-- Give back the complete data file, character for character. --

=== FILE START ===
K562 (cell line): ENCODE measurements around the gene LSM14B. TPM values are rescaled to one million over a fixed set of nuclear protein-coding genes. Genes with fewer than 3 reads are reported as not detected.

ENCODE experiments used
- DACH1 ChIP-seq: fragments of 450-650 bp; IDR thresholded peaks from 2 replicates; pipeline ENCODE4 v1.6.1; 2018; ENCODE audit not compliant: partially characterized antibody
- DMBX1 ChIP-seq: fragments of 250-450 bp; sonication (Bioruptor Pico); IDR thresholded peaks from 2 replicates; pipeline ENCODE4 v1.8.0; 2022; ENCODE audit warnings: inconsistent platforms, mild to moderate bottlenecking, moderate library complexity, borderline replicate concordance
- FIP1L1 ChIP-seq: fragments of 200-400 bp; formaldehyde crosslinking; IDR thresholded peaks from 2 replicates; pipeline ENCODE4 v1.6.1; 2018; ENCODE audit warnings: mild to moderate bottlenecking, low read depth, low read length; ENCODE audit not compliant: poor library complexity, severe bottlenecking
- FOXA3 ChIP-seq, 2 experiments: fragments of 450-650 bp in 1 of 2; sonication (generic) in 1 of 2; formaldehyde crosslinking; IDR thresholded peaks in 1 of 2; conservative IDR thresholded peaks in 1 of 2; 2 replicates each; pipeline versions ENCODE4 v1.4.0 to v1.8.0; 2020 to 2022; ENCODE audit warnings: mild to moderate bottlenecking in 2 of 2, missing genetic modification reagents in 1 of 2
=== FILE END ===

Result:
K562 (cell line): ENCODE measurements around the gene LSM14B. TPM values are rescaled to one million over a fixed set of nuclear protein-coding genes. Genes with fewer than 3 reads are reported as not detected.

ENCODE experiments used
- DACH1 ChIP-seq: fragments of 450-650 bp; IDR thresholded peaks from 2 replicates; pipeline ENCODE4 v1.6.1; 2018; ENCODE audit not compliant: partially characterized antibody
- DMBX1 ChIP-seq: fragments of 250-450 bp; sonication (Bioruptor Pico); IDR thresholded peaks from 2 replicates; pipeline ENCODE4 v1.8.0; 2022; ENCODE audit warnings: inconsistent platforms, mild to moderate bottlenecking, moderate library complexity, borderline replicate concordance
- FIP1L1 ChIP-seq: fragments of 200-400 bp; formaldehyde crosslinking; IDR thresholded peaks from 2 replicates; pipeline ENCODE4 v1.6.1; 2018; ENCODE audit warnings: mild to moderate bottlenecking, low read depth, low read length; ENCODE audit not compliant: poor library complexity, severe bottlenecking
- FOXA3 ChIP-seq, 2 experiments: fragments of 450-650 bp in 1 of 2; sonication (generic) in 1 of 2; formaldehyde crosslinking; IDR thresholded peaks in 1 of 2; conservative IDR thresholded peaks in 1 of 2; 2 replicates each; pipeline versions ENCODE4 v1.4.0 to v1.8.0; 2020 to 2022; ENCODE audit warnings: mild to moderate bottlenecking in 2 of 2, missing genetic modification reagents in 1 of 2